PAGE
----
“We want to give our homes the best upkeep possible, because we want to keep it in good shape while we’re living there and want to avoid having it lose value,” says Øye.

Facts on Norwegians' renovating

  • Norwegians spend NOK 94 billion every year on renovating their houses and cabins
  • 63 per cent get paint jobs done
  • 40 per cent lay new floors
  • 30 per cent get electrical work done
  • 28 per cent get plumbing done
  • The living room is the room most often renovated
  • Bathrooms and kitchens are the rooms that require the biggest sums of money

Source: Prognosesenteret

In addition, he believes that Norwegians renovate frequently because they in general have strong personal economies, and because Norwegians spend a lot of time indoors.

People follow trends and tech developments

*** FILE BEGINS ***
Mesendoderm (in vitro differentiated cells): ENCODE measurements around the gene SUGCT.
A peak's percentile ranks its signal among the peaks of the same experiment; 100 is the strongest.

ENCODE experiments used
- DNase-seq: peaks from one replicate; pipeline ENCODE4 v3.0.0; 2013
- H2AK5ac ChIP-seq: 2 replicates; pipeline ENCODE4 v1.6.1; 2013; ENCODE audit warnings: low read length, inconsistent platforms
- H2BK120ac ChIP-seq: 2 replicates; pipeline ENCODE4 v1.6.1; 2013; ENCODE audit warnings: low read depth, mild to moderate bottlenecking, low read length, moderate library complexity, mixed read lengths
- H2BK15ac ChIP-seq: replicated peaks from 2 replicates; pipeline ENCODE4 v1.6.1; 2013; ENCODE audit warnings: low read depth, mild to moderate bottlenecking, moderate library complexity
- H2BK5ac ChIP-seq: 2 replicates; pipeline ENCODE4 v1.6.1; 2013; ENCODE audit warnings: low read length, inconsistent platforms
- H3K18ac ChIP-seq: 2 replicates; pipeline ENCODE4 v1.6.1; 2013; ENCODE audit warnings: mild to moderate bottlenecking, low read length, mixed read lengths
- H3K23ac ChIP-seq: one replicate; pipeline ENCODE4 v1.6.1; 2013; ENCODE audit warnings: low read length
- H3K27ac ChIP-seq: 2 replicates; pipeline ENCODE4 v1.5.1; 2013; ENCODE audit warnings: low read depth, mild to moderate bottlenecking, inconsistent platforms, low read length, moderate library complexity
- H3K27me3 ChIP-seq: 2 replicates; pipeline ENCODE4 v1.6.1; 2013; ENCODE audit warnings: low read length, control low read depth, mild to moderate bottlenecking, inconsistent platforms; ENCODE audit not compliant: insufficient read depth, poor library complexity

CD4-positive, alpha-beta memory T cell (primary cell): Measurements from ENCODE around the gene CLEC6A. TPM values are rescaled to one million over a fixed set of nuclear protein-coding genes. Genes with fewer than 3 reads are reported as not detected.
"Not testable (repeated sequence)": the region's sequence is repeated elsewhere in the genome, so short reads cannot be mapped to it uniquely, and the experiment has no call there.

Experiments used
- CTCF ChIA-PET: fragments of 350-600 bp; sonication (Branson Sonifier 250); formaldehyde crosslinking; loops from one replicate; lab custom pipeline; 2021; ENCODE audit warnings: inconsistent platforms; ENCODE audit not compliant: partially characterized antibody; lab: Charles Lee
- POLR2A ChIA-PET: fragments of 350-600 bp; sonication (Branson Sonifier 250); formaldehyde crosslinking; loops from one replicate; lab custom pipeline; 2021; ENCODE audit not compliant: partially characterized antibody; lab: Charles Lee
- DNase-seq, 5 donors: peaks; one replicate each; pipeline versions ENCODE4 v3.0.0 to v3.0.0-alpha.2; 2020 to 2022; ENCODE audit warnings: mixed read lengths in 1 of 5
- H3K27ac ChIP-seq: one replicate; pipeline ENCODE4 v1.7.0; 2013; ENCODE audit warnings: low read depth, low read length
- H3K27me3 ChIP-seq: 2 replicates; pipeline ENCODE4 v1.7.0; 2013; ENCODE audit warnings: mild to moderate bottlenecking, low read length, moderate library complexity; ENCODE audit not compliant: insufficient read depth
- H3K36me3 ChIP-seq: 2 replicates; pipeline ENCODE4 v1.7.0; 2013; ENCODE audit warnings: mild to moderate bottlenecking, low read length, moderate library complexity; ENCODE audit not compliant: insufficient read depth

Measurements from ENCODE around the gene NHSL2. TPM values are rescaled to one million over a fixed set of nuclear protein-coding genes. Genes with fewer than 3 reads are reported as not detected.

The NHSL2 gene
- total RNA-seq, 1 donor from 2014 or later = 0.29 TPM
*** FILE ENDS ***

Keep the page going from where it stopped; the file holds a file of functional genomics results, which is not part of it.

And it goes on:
Programme host Kjersti Bergesen on Norway’s TV2 programme Tid for Hjem (Time for Home) receives thousands of inquiries from Norwegians who want help with home renovations.

“Technological developments have been enormous, even within the four walls of a house. More and more people want new technical installations in bathrooms, kitchens and floors. A lot of people are also upgrading because they want to keep up with the trends and because it’s considered a safe investment,” says Bergesen.

Most of the inquiries she receives are from Norwegians who want to renovate their kitchen and merge the kitchen and living room.

Most money spent on kitchen and bathroom